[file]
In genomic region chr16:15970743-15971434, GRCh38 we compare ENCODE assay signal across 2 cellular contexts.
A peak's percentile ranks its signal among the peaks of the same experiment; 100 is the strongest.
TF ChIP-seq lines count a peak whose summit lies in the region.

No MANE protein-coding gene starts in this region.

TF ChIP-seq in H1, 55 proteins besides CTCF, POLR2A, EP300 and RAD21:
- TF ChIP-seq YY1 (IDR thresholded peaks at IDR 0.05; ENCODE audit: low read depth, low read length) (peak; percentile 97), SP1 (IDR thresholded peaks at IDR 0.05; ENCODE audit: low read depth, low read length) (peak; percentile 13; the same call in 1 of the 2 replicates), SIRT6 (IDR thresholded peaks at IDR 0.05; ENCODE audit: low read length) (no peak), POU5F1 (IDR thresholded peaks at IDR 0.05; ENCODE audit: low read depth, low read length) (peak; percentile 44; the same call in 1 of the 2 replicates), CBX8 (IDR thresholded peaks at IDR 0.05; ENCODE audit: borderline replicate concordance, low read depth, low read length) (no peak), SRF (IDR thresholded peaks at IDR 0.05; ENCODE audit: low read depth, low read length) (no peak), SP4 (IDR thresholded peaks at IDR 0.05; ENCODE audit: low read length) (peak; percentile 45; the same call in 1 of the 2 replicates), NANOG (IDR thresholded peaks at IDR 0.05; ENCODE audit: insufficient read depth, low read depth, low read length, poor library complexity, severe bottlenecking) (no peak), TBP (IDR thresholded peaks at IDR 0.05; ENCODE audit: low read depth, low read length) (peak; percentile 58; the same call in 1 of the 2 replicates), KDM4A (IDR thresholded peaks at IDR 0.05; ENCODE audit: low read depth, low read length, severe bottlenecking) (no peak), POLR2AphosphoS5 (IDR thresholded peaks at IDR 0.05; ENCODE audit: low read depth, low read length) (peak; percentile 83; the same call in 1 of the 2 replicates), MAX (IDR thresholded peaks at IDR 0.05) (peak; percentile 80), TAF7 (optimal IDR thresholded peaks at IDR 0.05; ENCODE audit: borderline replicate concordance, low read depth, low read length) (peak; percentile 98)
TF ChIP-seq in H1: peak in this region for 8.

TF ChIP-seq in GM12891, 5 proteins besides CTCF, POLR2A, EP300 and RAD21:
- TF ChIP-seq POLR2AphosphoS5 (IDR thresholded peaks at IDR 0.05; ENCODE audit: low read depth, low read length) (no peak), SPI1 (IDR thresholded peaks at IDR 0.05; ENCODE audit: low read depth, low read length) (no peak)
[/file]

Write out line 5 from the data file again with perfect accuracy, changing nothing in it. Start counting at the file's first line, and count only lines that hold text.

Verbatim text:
TF ChIP-seq in H1, 55 proteins besides CTCF, POLR2A, EP300 and RAD21: